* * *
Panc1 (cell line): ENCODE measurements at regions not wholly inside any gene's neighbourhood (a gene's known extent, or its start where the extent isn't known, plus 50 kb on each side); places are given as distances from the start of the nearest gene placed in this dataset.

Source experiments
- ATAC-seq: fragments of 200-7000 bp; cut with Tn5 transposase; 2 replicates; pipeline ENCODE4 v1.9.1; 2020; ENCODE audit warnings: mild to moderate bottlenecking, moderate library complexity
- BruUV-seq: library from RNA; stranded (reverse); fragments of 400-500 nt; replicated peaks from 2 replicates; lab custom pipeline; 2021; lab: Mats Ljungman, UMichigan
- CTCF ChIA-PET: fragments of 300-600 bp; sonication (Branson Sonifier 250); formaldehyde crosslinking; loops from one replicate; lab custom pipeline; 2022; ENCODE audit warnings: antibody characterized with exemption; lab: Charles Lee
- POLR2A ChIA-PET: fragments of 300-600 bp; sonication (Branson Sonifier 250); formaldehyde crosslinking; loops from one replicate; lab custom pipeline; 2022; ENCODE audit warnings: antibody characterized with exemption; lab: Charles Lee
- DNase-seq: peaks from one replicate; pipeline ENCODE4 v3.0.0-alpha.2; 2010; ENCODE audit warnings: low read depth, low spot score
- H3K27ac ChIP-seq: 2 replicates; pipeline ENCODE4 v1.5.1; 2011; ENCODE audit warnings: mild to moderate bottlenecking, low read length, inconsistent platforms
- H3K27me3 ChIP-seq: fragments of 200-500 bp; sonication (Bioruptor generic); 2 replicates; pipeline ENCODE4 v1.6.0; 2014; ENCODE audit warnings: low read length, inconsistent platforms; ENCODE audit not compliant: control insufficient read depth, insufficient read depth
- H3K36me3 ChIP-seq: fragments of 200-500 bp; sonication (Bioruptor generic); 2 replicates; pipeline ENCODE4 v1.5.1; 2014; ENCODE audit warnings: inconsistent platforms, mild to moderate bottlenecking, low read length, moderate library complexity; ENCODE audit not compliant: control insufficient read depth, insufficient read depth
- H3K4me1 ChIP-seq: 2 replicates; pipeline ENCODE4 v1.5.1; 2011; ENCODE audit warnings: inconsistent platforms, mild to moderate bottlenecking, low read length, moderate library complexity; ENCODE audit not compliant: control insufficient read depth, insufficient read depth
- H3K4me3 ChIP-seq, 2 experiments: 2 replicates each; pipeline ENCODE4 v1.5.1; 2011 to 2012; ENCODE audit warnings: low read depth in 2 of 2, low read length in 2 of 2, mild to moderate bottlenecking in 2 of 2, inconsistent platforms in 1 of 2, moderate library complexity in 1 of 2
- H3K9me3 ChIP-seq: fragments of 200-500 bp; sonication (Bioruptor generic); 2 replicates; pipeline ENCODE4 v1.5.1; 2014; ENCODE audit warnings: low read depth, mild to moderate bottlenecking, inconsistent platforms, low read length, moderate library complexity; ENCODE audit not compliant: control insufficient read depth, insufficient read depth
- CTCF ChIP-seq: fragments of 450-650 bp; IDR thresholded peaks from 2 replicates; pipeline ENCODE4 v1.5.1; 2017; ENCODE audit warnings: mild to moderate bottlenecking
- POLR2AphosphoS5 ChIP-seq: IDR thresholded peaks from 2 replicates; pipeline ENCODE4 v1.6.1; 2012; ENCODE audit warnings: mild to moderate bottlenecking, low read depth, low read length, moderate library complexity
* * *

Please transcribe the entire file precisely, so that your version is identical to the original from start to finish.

Panc1 (cell line): ENCODE measurements at regions not wholly inside any gene's neighbourhood (a gene's known extent, or its start where the extent isn't known, plus 50 kb on each side); places are given as distances from the start of the nearest gene placed in this dataset.

Source experiments
- ATAC-seq: fragments of 200-7000 bp; cut with Tn5 transposase; 2 replicates; pipeline ENCODE4 v1.9.1; 2020; ENCODE audit warnings: mild to moderate bottlenecking, moderate library complexity
- BruUV-seq: library from RNA; stranded (reverse); fragments of 400-500 nt; replicated peaks from 2 replicates; lab custom pipeline; 2021; lab: Mats Ljungman, UMichigan
- CTCF ChIA-PET: fragments of 300-600 bp; sonication (Branson Sonifier 250); formaldehyde crosslinking; loops from one replicate; lab custom pipeline; 2022; ENCODE audit warnings: antibody characterized with exemption; lab: Charles Lee
- POLR2A ChIA-PET: fragments of 300-600 bp; sonication (Branson Sonifier 250); formaldehyde crosslinking; loops from one replicate; lab custom pipeline; 2022; ENCODE audit warnings: antibody characterized with exemption; lab: Charles Lee
- DNase-seq: peaks from one replicate; pipeline ENCODE4 v3.0.0-alpha.2; 2010; ENCODE audit warnings: low read depth, low spot score
- H3K27ac ChIP-seq: 2 replicates; pipeline ENCODE4 v1.5.1; 2011; ENCODE audit warnings: mild to moderate bottlenecking, low read length, inconsistent platforms
- H3K27me3 ChIP-seq: fragments of 200-500 bp; sonication (Bioruptor generic); 2 replicates; pipeline ENCODE4 v1.6.0; 2014; ENCODE audit warnings: low read length, inconsistent platforms; ENCODE audit not compliant: control insufficient read depth, insufficient read depth
- H3K36me3 ChIP-seq: fragments of 200-500 bp; sonication (Bioruptor generic); 2 replicates; pipeline ENCODE4 v1.5.1; 2014; ENCODE audit warnings: inconsistent platforms, mild to moderate bottlenecking, low read length, moderate library complexity; ENCODE audit not compliant: control insufficient read depth, insufficient read depth
- H3K4me1 ChIP-seq: 2 replicates; pipeline ENCODE4 v1.5.1; 2011; ENCODE audit warnings: inconsistent platforms, mild to moderate bottlenecking, low read length, moderate library complexity; ENCODE audit not compliant: control insufficient read depth, insufficient read depth
- H3K4me3 ChIP-seq, 2 experiments: 2 replicates each; pipeline ENCODE4 v1.5.1; 2011 to 2012; ENCODE audit warnings: low read depth in 2 of 2, low read length in 2 of 2, mild to moderate bottlenecking in 2 of 2, inconsistent platforms in 1 of 2, moderate library complexity in 1 of 2
- H3K9me3 ChIP-seq: fragments of 200-500 bp; sonication (Bioruptor generic); 2 replicates; pipeline ENCODE4 v1.5.1; 2014; ENCODE audit warnings: low read depth, mild to moderate bottlenecking, inconsistent platforms, low read length, moderate library complexity; ENCODE audit not compliant: control insufficient read depth, insufficient read depth
- CTCF ChIP-seq: fragments of 450-650 bp; IDR thresholded peaks from 2 replicates; pipeline ENCODE4 v1.5.1; 2017; ENCODE audit warnings: mild to moderate bottlenecking
- POLR2AphosphoS5 ChIP-seq: IDR thresholded peaks from 2 replicates; pipeline ENCODE4 v1.6.1; 2012; ENCODE audit warnings: mild to moderate bottlenecking, low read depth, low read length, moderate library complexity